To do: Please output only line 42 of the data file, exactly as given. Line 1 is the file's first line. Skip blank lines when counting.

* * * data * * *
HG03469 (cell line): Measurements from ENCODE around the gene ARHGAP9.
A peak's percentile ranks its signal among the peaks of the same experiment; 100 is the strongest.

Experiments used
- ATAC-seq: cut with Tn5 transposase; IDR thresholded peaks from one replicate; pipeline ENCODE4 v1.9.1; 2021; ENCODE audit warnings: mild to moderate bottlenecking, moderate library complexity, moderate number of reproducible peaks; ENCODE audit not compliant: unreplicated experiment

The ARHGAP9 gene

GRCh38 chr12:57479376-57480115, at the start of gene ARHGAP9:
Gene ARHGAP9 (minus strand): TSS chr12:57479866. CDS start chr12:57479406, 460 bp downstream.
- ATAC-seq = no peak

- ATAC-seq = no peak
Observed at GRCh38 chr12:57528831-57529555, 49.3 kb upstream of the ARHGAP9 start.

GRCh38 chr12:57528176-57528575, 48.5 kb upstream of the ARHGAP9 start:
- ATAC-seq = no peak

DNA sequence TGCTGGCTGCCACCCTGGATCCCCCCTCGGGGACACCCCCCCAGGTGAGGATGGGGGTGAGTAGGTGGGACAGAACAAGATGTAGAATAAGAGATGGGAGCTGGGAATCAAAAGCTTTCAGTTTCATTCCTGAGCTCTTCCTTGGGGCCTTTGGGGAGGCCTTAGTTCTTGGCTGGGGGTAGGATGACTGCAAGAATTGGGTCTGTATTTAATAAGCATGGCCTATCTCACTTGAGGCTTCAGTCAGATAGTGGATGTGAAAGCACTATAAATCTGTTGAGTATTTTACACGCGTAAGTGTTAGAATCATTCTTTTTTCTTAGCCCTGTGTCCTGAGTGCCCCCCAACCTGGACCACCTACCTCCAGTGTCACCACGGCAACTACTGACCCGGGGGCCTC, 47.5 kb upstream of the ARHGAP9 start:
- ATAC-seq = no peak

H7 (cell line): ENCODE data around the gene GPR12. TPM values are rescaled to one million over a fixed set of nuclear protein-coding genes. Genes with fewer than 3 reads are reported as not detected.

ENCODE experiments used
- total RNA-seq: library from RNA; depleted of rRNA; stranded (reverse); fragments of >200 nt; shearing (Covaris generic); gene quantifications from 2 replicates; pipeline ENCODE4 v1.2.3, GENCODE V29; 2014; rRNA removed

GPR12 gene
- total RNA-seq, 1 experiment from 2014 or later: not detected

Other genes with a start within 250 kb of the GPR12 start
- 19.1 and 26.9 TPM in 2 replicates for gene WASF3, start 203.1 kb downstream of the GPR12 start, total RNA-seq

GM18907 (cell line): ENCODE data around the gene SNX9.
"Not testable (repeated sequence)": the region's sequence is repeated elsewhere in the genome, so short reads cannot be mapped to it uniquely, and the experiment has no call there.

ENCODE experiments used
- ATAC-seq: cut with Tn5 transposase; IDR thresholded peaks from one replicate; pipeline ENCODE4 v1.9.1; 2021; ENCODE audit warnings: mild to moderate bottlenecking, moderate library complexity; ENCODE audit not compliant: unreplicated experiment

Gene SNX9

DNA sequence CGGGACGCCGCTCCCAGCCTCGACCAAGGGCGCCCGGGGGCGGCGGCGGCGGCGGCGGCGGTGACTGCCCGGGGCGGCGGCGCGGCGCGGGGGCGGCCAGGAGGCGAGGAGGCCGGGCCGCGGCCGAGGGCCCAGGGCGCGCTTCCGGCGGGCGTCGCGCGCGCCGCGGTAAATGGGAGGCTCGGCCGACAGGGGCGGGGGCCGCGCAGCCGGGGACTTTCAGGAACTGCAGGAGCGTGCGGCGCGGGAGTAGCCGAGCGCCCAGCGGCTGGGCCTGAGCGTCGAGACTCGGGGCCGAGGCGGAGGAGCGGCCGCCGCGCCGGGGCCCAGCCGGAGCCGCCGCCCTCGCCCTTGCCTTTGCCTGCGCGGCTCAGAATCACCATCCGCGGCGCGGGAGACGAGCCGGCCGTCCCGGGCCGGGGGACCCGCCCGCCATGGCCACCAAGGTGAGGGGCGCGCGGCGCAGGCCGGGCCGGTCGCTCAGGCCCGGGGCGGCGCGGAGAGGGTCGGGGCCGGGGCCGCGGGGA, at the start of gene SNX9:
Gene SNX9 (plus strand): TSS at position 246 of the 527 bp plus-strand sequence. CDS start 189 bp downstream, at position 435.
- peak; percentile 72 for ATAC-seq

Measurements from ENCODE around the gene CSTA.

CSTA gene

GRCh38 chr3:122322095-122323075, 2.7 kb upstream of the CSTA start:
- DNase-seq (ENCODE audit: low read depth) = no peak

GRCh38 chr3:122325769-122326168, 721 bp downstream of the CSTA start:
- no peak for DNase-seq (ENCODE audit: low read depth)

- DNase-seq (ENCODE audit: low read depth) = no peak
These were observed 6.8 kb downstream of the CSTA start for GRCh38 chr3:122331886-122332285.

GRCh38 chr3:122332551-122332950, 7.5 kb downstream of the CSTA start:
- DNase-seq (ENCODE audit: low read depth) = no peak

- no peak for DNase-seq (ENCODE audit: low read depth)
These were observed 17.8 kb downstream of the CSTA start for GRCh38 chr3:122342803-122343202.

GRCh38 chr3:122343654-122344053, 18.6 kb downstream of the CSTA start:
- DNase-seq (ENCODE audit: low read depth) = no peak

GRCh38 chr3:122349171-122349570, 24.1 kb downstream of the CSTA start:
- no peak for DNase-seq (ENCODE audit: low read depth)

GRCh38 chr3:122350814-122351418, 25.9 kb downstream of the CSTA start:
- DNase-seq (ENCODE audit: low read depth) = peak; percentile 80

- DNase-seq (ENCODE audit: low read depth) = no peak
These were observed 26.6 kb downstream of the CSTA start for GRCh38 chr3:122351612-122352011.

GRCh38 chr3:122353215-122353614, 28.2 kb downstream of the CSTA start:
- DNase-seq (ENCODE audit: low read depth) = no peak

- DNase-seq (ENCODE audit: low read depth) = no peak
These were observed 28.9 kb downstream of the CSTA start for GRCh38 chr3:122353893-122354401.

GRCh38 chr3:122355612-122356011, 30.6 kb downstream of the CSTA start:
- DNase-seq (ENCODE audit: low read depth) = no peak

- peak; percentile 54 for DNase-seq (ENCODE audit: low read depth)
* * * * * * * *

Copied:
GRCh38 chr3:122343654-122344053, 18.6 kb downstream of the CSTA start: